Over the years, the government’s rationale has always been that such subjects are “essential to many degrees” and are able to “open up lots of doors”.
It’s fair to say that the accountability measure has faced its challenges (as well as some criticism) since then.
Secondary-school performance tables published next week will show that the government still has some way to go to meet its ambitious target for three-quarters of pupils to be studying all five EBacc subjects by 2022.
Missing a language
By far the largest barrier to meeting this target is the number of pupils studying language subjects. Despite a small increase when the EBacc was rolled out, entries in GCSE language subjects have dropped each year since 2014.
Today the numbers are striking: fewer than half of pupils now study a language GCSE, compared with around three quarters 15 years ago, just before they ceased to be compulsory.
For all those pupils who are just one subject shy of entering the full EBacc, the vast majority of them – 86 per cent – are missing a language.
Part of the problem are the huge imbalances in access to language learning. While the EBacc appears to have narrowed the disadvantage gaps in entries to science and the humanities, languages remain stubbornly dominated by more affluent pupils, high attainers and girls.
In fact, languages are the only EBacc subject with a clear gender gap in both entry and in attainment.
So what is it about being a boy that means you are less likely to hold a pass in a language GCSE when you leave school?
Research published this week, by the Education Policy Institute (EPI), commissioned by the British Council, found that girls are more than twice as likely as boys to enter and secure a pass in a modern foreign language.
Remarkably, the gulf is so great that gender is actually a stronger factor than a pupil’s level of disadvantage in predicting language GCSE outcomes: a girl from a poorer background is more likely to pass languages than a boy from a more affluent background.
Can anything be done to reverse these trends? Schools are up against an assortment of challenges to improve the take-up of languages, not least a chronic shortage of language teachers.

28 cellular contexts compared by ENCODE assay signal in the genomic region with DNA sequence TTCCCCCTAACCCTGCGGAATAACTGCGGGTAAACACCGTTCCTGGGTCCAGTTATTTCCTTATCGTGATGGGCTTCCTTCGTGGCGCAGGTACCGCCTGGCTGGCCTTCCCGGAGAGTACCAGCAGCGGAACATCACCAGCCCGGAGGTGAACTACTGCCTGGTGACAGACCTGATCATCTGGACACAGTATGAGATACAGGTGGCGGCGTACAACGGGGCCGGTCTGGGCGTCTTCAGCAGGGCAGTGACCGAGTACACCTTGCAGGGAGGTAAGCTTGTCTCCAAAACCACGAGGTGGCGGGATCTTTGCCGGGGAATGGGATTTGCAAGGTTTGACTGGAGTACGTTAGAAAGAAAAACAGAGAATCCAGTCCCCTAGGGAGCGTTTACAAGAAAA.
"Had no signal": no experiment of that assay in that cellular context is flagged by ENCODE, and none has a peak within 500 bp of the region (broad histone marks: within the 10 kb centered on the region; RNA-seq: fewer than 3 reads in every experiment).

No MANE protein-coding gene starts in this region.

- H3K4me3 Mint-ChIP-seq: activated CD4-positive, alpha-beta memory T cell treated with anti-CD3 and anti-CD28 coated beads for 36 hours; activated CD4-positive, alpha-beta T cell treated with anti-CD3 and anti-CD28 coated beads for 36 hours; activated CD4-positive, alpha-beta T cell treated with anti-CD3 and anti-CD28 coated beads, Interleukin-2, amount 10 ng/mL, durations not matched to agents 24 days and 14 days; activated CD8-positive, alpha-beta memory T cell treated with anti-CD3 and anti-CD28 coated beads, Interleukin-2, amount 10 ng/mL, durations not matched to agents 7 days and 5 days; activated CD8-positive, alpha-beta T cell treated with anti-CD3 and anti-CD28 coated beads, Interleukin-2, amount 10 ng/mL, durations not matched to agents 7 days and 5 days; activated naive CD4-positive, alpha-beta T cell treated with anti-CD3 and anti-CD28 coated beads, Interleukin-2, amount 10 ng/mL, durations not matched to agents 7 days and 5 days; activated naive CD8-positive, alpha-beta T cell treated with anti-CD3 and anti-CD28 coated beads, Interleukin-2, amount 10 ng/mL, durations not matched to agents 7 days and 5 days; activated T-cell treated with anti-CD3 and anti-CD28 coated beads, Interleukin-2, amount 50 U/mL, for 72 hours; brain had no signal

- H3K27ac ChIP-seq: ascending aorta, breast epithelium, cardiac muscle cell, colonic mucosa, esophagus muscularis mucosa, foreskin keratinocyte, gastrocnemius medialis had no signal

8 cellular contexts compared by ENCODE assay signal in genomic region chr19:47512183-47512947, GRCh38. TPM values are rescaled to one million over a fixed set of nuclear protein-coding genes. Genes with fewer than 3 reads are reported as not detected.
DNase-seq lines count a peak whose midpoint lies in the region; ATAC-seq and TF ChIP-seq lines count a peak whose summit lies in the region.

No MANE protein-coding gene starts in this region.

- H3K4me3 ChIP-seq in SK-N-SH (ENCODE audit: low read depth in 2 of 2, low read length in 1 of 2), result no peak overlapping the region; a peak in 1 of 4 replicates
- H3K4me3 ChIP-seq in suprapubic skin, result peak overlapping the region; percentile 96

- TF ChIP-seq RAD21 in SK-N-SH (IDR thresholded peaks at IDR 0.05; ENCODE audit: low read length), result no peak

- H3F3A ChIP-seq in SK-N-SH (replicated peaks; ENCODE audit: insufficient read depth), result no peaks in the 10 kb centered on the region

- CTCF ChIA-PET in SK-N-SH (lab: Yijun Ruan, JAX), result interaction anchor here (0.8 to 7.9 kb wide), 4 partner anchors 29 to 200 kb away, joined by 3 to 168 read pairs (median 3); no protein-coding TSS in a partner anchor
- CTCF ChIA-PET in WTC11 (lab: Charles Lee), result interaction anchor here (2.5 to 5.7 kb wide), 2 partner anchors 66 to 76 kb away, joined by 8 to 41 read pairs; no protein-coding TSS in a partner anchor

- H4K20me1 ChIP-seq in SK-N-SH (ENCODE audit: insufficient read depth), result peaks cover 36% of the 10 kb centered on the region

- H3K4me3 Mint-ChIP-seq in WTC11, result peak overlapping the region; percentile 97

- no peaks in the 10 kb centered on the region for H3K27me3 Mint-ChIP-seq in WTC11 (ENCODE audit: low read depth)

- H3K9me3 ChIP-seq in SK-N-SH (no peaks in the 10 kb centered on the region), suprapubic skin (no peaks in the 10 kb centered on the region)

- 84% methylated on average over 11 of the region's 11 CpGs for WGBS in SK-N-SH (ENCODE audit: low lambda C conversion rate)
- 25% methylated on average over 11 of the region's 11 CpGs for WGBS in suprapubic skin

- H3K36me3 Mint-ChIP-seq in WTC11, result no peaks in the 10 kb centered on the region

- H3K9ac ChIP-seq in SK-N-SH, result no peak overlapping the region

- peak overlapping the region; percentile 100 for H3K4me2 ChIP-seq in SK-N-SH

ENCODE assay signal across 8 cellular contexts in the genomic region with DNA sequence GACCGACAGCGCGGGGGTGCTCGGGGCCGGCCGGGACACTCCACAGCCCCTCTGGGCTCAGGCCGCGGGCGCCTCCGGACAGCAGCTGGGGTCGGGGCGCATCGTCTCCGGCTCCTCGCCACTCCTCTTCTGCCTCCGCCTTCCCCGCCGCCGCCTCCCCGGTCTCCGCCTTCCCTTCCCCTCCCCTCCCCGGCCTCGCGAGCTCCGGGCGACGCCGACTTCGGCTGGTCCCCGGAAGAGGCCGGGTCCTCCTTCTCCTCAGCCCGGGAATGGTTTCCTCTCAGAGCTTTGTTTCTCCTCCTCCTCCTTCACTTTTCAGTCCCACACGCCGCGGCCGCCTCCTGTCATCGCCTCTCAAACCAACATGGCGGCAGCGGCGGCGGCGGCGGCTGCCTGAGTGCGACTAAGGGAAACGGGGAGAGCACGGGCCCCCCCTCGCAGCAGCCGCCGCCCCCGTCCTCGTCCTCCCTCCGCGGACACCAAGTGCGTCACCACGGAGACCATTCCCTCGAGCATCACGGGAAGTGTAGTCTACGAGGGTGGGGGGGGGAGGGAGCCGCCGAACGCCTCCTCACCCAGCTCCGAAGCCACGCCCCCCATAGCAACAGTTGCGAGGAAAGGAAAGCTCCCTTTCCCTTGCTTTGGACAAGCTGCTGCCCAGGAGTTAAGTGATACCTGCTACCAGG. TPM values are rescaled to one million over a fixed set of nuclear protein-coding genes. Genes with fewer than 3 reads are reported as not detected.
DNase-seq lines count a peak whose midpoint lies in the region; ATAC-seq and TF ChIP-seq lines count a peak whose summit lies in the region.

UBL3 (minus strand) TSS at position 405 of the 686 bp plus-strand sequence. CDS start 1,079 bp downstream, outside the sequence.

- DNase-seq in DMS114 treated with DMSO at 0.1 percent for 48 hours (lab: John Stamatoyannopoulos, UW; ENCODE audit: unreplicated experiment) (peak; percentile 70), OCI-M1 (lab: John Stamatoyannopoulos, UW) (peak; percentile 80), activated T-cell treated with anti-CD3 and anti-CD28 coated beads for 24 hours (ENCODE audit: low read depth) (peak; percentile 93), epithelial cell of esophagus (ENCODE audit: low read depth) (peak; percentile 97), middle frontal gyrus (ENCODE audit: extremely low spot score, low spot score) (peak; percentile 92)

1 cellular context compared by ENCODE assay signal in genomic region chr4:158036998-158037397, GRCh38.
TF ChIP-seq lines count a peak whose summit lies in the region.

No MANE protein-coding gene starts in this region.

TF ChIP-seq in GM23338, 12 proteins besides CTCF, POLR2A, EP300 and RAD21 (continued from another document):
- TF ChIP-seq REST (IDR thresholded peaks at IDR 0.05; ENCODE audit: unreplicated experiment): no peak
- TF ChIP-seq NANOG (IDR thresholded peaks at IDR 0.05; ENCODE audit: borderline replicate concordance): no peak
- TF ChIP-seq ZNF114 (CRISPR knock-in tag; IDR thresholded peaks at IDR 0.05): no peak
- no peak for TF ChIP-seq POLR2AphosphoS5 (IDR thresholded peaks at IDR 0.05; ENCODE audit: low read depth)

But there are nonetheless a number of schools that are seeing success in getting more boys into languages.
Most importantly, these aren’t the schools that are necessarily topping the performance tables. Our focus is on those with more challenging intakes, which you would expect to struggle with pupil attainment.
And they are beating the odds and seeing more boys perform well.
Many of these schools operate on an inclusive basis, encouraging pupils of all abilities to take up languages. Boys themselves don’t even have to be directly targeted: successful practices are usually wider initiatives, which aim to create a pro-language ethos across the whole school.
These schools also give substantial teaching time for languages, as well as facilitating smaller classes, in order to teach to a wider ability range.
What’s more, teachers in these schools appear to have a clear understanding of effective teaching methods for boys in language subjects.
Pursuing these methods undoubtedly involves balancing resources against other priorities.
But it seems that these schools have all made a conscious decision to prioritise languages, with some stating that this policy was specifically guided by the EBacc.
These odds-beating schools provide solid examples of what teachers and leaders can do to get more boys into languages. But they are only a minority.
If the government’s ambition is for all schools to improve the rate of language study so that it can hit its 2022 target, it must urgently clarify how it intends to tackle the gaps across foreign languages, particularly between boys and girls.
Failure to confront this problem will not only spell trouble for its EBacc ambitions, but will also mean that the huge inequalities in access to language learning won’t go away any time soon.
Bobbie Mills is a senior researcher at the Education Policy Institute